Dr. Jim Taylor holds a Ph.D. in Psychology, is an adjunct professor at the University of San Francisco, and blogs on politics, education, technology, popular culture, and sports for,,, and on his own blog at

Get Psyched! How Mentally Strong are You? (Part 1)

By Dr. Jim Taylor

Whenever I ask athletes how important mental preparation is, compared to physical and technical preparation, to achieving their competitive goals, everyone says either as or more important. But when I ask them how much time they devote to their mental preparation, they say, “little or no time.” Athletes in all sports spend many hours each week getting into their best physical condition and perfecting their competitive skills. Yet, despite its importance, the mental side of sports is often neglected, despite the fact that mental training doesn’t take much time and, in fact, much of it can be incorporated directly into your regular training regimen.

One of the biggest obstacles for you is simply not knowing how the mind affects sports performance and what techniques you can use to strengthen your “mental muscles.” To help you better understand, I offer the Prime Performance Pyramid. Prime performance is defined as performing at a consistently high level under the most challenging conditions. The Prime Performance Pyramid is comprised of six essential mental factors that influence athletic performance: motivation, confidence, intensity, focus, emotions, and pain.

Motivation is at the bottom of the pyramid because without the desire to train and compete, all of the other factors would be unnecessary. The challenge is to find the determination to keep working hard in the face of frustration, pain, boredom, and the desire to do other things.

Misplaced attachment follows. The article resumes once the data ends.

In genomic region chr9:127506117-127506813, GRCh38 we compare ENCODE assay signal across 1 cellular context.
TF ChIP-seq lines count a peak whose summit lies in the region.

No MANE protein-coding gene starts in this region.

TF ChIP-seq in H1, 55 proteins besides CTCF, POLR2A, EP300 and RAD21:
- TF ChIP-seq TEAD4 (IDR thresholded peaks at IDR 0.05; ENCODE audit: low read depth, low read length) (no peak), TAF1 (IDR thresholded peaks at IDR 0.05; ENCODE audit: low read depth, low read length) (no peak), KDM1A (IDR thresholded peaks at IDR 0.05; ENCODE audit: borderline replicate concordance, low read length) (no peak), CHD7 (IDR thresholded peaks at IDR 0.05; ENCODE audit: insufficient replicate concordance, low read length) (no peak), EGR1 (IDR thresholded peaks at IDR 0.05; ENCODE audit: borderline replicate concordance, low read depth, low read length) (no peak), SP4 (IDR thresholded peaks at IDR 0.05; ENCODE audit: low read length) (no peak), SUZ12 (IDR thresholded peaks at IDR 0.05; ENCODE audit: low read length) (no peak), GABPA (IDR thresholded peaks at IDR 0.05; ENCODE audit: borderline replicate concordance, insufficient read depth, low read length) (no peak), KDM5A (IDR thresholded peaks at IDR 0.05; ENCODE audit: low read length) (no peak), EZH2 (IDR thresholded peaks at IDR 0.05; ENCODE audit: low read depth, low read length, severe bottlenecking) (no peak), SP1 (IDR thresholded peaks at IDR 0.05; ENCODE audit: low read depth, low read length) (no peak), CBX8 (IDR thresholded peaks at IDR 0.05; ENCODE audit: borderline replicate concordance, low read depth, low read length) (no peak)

Set goals. There are few things more rewarding and motivating than setting a goal, putting effort toward the goal, and achieving the goal. The sense of accomplishment and validation of the effort motivates you to strive higher. You should set clear goals of what you want to accomplish in your sport and how you will achieve those goals.

Focus on your long-term goals. To be your best, you have to put a lot of time and effort into your sport. But training often goes well beyond the point that it is enjoyable. During those times, focus on your long-term goals. Remind yourself why you’re working so hard. Imagine exactly what you want to accomplish and tell yourself that the only way you’ll be able to reach your goals is to go through the Grind.

Have a training partner. It’s difficult to be highly motivated all of the time on your own. There are going to be some days when you don’t feel like getting out there. A training partner is someone who can push you through those motivational lows. The chances are that, on any given day, one of you will be motivated. Even if you’re not very psyched to train on a particular day, you’ll still put in the time and effort because your partner is counting on you.

Daily questions. Every day, you should ask yourself two questions. When you get up in the morning, ask, “What can I do today to become the best athlete I can be?” and before you go to sleep, ask, “Did I do everything possible today to become the best athlete I can be?”

The heart of motivation. Motivation is not something that can be given to you. Motivation must ultimately come from within. You must simply want to train and compete. There are two things that should motivate you to compete. You should compete because you have a great passion for it. You should compete because you just love to get out there and do it. (Next: Improving confidence and intensity)

Dr. Jim Taylor holds a Ph.D. in Psychology, is an adjunct professor at the University of San Francisco, and blogs on politics, education, technology, popular culture, and sports for,,, and on his own blog at